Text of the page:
The Guide to Art-related Careers
Learn about art-related Careers.

P.S. There are some interesting comments on this post. Scroll down to read them. You may need to click the “Comments” link to read them.

Making Successful Art Careers Happen Previous Posts 

  1. Making Successful Art Careers Happen | Part One
  2. Successful Art Careers | How to Make Yours Happen | Part Two
  3. Successful Art Careers | Marketing Art Effectively | Part Three
  4. Successful Art Careers | Grow Where You Are Planted | Part Four
  5. Successful Art Careers | The Curse of Thinking Small | Part Five
  6. Successful Art Careers | Using the Rule of Three | Part Six
  7. Successful Art Careers | Artistic Courage | Part Seven


The Guide to Art-related Careers
Learn about art-related Careers.


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  1. I am a little reluctant to use the tactic described above. The “Warm Marketing” smacks a little too much of the kind of marketing & sales done by Amway and other multi-level marketing companies. People don’t like to be used in this way; I also remember how difficult it was to simply get your friends and family to pass on your marketing materials to their friends and family members. Most of them will take the material and then throw it away.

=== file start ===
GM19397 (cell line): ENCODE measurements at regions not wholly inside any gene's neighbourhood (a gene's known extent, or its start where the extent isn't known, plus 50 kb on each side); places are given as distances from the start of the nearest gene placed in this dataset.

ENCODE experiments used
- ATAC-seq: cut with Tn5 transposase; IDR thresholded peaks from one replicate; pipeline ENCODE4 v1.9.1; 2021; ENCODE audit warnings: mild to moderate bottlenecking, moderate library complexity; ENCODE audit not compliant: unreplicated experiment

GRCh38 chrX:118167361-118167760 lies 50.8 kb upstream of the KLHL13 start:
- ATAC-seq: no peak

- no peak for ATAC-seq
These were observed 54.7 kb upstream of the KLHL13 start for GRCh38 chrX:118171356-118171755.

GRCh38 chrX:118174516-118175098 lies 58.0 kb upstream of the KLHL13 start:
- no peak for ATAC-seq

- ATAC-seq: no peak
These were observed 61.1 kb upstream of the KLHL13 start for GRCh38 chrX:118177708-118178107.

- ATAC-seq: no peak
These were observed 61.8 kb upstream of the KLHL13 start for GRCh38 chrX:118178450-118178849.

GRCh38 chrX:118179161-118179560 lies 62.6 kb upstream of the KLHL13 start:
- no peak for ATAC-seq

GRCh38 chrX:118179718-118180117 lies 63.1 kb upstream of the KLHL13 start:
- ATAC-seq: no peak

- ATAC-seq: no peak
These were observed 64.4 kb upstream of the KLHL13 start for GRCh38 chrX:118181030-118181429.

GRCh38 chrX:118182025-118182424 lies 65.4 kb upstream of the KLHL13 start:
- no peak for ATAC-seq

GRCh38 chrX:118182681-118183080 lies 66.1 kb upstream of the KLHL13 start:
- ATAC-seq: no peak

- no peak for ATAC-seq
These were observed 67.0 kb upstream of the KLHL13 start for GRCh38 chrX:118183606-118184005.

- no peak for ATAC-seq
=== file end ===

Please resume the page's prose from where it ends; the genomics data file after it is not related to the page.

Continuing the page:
2. Hi Gail, I understand your reluctance. However, I know there are honest, ethical ways you can network with your “Warm Market” and maintain your dignity and professionalism.

    While it’s true Amway and other MLM companies use the idea of a warm market, it is an unfair comparison to what I am suggesting. MLM companies are asking their agents to recruit other agents to “buy-in” to some money-making scheme.

    MLMs only work for those who constantly bring on new recruits for their downline. They are pyramid schemes where only a tiny percentage of participants are successful. Many often use high pressure and deceitful practices to lure others into hearing their pitch, or joining, which is shameful. So it’s no wonder their marketing materials get tossed out.

    By contrast, there is no shame for you to ask for help in letting others close to you know that you are an artist who has work to sell. You are not asking them to buy into a business plan, join you in business, buy inventory, or expensive marketing materials.

    All you are doing with your warm marketing is to approach others you know, or who they know for an opportunity to show you art. No hard sell, no pie-in-the-sky b.s. If they say no, that’s it, you simply move on.

    It is a hard job to market your art to total strangers, but it’s something most artists have to do to be successful. Nevertheless, when you successfully market your work to those around you so they know you are a professional artist who has beautiful work to sell, you may find assistance coming to you in ways you cannot imagine without trying.